noun and adjective, Old English, "of or pertaining to ancient Rome; an inhabitant or native of ancient Rome," from Latin Romanus "of Rome, Roman," from Roma "Rome" (see Rome). The adjective is c. 1300, from Old French Romain. The Old English adjective was romanisc, which yielded Middle English Romanisshe.
In reference to a type of numeral (usually contrasted to Arabic) it is attested from 1728; as a type of lettering (based on the upright style typical of Roman inscriptions, contrasted to Gothic, or black letter, and italic) it is recorded from 1510s. The Roman nose, having a prominent upper part, is so called by 1620s. The Roman candle as a type of fireworks is recorded from 1834. Roman Catholic is attested from c. 1600, a conciliatory formation from the time of the Spanish Match, replacing Romanist, Romish which by that time had the taint of insult in Protestant England.
Old English Gota (plural Gotan) "a member of the Germanic people who lived in Eastern Europe c.100 C.E.," from Late Latin Gothus (plural Gothi), from Greek Gothos (plural Gothoi), from Gothic *Gutos, which is preserved in Gothic gutþiuda "Gothic people," the first element cognate with Old Norse gotar "men" (the second meaning "people; see Dutch). "The sense 'men' is usually taken to be the secondary one, but as the etymology of the word is unknown, this is uncertain" [Gordon]. The unetymological -th- in the modern English word is from Late Latin.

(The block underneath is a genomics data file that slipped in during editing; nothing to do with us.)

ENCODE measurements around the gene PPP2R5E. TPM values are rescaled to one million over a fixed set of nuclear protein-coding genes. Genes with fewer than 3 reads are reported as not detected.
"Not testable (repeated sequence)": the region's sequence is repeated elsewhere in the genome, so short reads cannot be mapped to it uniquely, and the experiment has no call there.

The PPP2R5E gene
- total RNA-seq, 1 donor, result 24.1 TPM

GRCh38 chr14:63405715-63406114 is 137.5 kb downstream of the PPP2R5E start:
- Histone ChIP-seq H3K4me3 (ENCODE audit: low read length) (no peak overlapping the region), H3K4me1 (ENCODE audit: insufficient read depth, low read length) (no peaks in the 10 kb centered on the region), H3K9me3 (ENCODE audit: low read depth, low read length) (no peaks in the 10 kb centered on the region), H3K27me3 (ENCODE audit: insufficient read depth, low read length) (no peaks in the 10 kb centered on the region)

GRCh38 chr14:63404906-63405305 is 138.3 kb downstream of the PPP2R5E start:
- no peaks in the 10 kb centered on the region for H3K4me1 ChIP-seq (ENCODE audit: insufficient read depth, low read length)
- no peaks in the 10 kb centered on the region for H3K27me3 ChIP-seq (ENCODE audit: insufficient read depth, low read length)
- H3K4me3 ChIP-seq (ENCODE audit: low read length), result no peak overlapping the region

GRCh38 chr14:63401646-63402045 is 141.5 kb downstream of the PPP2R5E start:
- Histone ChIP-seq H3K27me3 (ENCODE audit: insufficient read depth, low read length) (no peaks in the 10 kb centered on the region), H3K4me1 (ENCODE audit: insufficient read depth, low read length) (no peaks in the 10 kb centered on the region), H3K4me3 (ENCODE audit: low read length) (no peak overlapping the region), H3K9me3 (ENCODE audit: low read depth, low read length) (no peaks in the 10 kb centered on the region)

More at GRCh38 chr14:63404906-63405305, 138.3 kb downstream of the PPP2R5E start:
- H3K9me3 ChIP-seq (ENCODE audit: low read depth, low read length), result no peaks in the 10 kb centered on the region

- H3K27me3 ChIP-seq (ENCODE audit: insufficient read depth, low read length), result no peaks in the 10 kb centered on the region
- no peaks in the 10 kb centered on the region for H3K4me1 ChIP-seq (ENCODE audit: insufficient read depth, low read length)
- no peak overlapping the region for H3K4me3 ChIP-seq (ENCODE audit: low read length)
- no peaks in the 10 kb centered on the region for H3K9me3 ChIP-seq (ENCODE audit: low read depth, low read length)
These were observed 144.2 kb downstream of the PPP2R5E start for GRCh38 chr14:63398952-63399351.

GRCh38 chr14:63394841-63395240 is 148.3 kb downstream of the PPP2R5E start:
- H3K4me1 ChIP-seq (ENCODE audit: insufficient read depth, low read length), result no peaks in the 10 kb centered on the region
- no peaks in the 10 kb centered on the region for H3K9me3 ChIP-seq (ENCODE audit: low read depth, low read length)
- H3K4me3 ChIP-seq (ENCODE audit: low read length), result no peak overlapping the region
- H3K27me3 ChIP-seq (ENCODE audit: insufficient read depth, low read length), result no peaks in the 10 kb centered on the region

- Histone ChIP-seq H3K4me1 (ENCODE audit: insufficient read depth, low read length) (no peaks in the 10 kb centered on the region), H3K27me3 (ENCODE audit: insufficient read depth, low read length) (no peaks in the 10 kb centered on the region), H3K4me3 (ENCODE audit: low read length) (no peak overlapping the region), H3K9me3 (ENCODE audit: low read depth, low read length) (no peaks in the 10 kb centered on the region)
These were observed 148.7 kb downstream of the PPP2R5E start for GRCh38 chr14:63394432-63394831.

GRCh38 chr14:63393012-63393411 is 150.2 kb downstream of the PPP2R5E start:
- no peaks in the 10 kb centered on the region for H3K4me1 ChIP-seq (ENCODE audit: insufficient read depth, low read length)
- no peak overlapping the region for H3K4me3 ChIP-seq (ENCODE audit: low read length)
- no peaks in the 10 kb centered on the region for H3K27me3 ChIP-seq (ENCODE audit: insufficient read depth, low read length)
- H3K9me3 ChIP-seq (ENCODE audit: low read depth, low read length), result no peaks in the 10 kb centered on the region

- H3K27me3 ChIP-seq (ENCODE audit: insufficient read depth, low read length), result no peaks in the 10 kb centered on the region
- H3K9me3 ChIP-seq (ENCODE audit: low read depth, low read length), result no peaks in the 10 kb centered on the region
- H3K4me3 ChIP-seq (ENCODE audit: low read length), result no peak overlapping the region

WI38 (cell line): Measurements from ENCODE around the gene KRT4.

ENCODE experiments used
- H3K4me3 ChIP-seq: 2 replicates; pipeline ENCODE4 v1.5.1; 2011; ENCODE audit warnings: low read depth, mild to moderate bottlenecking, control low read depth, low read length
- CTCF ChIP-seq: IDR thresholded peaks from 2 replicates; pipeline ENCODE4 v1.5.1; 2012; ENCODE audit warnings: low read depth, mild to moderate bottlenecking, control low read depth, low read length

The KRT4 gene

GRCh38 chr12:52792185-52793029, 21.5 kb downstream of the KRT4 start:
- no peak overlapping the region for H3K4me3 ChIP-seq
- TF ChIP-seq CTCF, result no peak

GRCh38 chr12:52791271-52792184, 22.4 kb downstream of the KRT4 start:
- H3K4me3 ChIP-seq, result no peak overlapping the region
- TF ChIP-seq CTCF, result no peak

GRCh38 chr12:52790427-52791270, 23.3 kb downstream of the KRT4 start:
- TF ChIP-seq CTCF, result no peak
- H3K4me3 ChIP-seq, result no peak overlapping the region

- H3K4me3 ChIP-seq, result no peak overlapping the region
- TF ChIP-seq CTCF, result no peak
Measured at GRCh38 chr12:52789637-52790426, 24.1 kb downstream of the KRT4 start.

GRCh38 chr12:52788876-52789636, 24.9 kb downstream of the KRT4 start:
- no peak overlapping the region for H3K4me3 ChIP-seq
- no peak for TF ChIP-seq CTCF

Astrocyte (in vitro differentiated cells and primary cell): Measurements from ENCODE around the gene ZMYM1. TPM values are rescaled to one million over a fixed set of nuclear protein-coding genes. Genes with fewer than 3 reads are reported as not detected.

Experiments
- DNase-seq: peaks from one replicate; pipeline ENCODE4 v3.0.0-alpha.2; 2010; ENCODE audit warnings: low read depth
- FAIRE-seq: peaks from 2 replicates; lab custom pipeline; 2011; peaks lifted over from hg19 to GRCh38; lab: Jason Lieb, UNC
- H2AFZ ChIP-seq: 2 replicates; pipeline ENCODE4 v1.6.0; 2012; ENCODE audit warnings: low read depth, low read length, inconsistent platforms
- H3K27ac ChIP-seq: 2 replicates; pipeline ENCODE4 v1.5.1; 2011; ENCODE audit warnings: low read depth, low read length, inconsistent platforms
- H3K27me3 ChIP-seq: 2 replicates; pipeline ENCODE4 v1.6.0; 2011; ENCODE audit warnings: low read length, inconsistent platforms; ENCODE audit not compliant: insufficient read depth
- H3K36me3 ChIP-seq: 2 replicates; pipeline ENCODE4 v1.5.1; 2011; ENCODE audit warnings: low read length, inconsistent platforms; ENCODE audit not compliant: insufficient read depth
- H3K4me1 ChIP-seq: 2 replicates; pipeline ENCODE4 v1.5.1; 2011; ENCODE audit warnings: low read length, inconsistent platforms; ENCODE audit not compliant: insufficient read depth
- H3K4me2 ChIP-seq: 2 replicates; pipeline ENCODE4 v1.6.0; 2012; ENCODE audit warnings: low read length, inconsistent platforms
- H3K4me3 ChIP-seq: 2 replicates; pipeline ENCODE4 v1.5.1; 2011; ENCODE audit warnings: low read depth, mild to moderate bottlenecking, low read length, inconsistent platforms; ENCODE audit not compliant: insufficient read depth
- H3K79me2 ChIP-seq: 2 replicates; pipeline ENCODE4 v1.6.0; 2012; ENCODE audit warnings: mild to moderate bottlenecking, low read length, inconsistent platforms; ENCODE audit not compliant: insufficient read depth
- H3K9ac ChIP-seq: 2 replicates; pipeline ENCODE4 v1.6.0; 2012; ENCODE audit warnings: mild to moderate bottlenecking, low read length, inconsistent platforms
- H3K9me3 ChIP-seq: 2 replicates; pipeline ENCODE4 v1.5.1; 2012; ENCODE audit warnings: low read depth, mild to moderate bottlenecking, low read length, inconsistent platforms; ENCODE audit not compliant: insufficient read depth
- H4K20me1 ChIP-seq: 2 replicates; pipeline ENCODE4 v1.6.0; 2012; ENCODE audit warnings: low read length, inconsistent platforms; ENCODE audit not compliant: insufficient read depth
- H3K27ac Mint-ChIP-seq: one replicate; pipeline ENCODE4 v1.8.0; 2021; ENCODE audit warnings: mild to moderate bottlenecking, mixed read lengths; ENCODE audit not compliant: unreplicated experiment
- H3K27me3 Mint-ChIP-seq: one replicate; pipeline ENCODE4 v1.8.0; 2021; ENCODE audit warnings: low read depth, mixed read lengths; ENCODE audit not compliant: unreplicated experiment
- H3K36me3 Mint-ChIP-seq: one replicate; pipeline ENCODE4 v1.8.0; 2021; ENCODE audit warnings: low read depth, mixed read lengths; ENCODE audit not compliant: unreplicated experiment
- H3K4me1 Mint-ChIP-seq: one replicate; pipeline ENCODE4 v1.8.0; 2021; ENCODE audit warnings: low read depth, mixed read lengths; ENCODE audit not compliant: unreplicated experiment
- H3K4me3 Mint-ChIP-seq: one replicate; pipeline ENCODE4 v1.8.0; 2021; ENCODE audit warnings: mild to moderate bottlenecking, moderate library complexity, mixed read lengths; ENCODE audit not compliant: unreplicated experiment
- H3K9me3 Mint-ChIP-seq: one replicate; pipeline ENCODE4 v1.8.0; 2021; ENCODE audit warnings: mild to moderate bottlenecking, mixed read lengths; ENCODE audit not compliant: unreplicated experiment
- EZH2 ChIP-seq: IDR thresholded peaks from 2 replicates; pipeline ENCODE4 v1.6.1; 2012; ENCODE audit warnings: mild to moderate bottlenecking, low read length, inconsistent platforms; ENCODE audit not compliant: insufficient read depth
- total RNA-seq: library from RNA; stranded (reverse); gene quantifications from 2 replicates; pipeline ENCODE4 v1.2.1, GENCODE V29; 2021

They entered history in 3c. C.E. on the lower Danube and later invaded the Roman Empire and were converted to Arian Christianity. Used in sense of "rude or uncivilized person; savage despoiler" (1660s) in reference to their fifth-century sacking of Roman cities (compare vandal, and French gothique, still with a sense of "barbarous, rude, cruel"). In 19c., in reference to living persons, it meant "a Gothicist" (1812), that is, "an admirer of the Gothic style, especially in architecture." Modern use as an adjective in reference to a subculture style (typically with lower-case g-) is from 1986, short for Gothic in this sense.
By 1982, when the legendary Batcave club opened in London, the music press had begun to use the term gothic rock to describe the music and fandom around which a new postpunk subculture was forming. [Lauren M.E. Goodlad & Michael Bibby, "Goth: Undead Subculture," 2007]